Annan Answers Critics on Iraq
Jan. 20, 1999
UNITED NATIONS (AP) _ U.N. Secretary-General Kofi Annan has launched a campaign to answer criticism of his role in the Iraq crisis, defending his record and stressing the limits of his office.
In an opinion piece in Tuesday's New York Times and a speech Tuesday night to the Council on Foreign Relations, Annan rebutted allegations that he was appeasing Saddam Hussein and insisted his goal was to make Iraq obey U.N. Security Council resolutions.
``Whatever means I have employed in my efforts in dealing with Iraq, my ends have never been in question,'' Annan told the Council on Foreign Relations, an independent think tank. ``By precedent, by principle, by charter and by duty, I am bound to seek those ends through peaceful diplomacy.''
In the past two weeks, newspaper editorials and magazine articles have attacked Annan personally and professionally, charging that he appeased Saddam and undermined U.N. weapons inspections.
The criticism began soon after Annan negotiated a February accord with Baghdad on access for inspectors. It escalated with his efforts in October to persuade Iraq to resume cooperation with inspectors and culminated with reports in The Washington Post and The Boston Globe this month that the United States was spying on Iraq via the U.N. weapons inspection system.
``The Indecent Decent Man,'' is the title of The New Republic's Feb. 1 profile of the U.N. chief, in which both his intellectual and moral judgment are severely attacked.
In a Jan. 8 column, The New York Times called Annan ``Saddam's greatest single asset at the U.N.'' Columnist A.M. Rosenthal charged that Annan worked with Iraq's sympathizers to ``whittle U.N. arms inspections down to a useless splinter and lift U.N. economic sanctions on Iraq.''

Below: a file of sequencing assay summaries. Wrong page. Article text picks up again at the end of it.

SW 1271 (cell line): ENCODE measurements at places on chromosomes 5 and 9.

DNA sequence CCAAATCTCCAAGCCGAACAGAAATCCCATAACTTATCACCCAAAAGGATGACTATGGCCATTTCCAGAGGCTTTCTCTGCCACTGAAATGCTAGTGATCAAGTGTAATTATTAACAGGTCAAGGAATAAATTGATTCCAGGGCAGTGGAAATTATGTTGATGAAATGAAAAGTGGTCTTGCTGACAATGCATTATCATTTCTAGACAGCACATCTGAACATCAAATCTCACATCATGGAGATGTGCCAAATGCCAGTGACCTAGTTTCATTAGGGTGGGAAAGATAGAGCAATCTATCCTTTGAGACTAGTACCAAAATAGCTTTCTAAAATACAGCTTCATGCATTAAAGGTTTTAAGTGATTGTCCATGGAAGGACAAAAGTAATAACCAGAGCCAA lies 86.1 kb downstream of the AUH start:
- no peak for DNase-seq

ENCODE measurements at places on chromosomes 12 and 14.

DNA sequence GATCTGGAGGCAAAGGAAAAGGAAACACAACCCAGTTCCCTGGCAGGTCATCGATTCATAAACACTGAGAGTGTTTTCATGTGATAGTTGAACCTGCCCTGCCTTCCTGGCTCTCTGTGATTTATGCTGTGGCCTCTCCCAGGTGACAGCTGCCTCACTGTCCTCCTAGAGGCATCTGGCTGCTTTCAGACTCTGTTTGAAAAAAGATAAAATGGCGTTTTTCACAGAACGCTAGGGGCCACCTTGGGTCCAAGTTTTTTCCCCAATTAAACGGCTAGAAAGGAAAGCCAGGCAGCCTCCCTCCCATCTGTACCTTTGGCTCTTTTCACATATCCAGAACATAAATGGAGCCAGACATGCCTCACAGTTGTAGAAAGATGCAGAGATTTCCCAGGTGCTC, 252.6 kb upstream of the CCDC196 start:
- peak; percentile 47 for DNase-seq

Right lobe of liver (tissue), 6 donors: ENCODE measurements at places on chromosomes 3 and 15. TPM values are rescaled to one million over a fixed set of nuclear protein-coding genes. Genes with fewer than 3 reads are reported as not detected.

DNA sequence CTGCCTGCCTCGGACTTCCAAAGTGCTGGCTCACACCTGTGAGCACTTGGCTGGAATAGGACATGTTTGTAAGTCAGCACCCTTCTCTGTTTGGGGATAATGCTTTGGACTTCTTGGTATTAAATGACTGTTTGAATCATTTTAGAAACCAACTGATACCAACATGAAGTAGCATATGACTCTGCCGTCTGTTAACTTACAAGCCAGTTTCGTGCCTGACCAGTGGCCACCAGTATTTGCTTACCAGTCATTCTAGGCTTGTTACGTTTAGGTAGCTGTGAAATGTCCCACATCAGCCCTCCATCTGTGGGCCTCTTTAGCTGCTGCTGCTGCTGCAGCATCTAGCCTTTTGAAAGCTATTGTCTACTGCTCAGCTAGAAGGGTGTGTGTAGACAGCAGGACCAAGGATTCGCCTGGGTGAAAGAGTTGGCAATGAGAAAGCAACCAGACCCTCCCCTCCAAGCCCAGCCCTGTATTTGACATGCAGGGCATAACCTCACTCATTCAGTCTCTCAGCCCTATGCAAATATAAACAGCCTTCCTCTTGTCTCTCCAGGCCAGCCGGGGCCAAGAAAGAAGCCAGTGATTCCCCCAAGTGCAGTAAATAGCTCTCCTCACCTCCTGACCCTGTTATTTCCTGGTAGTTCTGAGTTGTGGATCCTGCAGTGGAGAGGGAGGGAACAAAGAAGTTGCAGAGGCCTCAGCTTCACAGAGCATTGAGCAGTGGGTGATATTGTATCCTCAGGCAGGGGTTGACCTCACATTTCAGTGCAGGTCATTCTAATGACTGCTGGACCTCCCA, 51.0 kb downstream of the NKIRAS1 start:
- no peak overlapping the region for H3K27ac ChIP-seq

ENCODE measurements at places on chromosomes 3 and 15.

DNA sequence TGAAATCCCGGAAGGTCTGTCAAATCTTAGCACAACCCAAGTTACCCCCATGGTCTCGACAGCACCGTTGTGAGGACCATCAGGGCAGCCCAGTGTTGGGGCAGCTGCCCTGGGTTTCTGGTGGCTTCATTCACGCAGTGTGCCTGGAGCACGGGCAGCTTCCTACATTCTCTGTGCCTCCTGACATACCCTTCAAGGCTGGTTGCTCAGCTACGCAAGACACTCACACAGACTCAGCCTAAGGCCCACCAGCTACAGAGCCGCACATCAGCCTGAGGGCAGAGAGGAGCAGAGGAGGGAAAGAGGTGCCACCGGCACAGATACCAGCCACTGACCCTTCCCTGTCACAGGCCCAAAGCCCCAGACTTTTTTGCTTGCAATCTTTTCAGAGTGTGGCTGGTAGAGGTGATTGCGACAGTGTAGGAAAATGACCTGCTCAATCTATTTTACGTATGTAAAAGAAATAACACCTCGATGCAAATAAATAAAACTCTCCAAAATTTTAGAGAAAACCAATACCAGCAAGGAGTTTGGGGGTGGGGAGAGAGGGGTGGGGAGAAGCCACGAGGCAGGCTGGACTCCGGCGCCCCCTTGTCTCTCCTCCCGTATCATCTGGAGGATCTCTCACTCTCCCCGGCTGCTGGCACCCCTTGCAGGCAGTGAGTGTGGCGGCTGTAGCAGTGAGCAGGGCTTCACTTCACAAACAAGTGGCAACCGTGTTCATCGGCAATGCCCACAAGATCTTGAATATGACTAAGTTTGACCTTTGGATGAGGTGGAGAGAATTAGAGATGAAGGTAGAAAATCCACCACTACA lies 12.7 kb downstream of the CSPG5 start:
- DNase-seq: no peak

One of Annan's top advisers, John Ruggie, countered the charges in an opinion piece in The Washington Post on Sunday, saying the allegations were without merit and triggered by frustration that Iraq hasn't obeyed U.N. resolutions.
The criticism comes in sharp contrast to Annan's relatively trouble-free first two years in office, when it seemed the career U.N. bureaucrat could do almost no wrong.
Annan spokesman Fred Eckhard acknowledged Tuesday that the honeymoon may be over.
``When you are acting as he is at a certain level of prominence in world affairs, you expect to take your knocks,'' Eckhard said.
In his speech Tuesday night, Annan told his critics that a U.N. secretary-general cannot be judged by the same standards as a head of state because he is bound by the demands and interests of 185 heads of state _ the U.N. membership.
``With no enforcement capacity and no executive power beyond the organization, a secretary-general is armed only with tools of his own making,'' Annan said. ``He is invested only with the power that a united Security Council may wish to bestow, and the moral authority entrusted to him by the Charter.''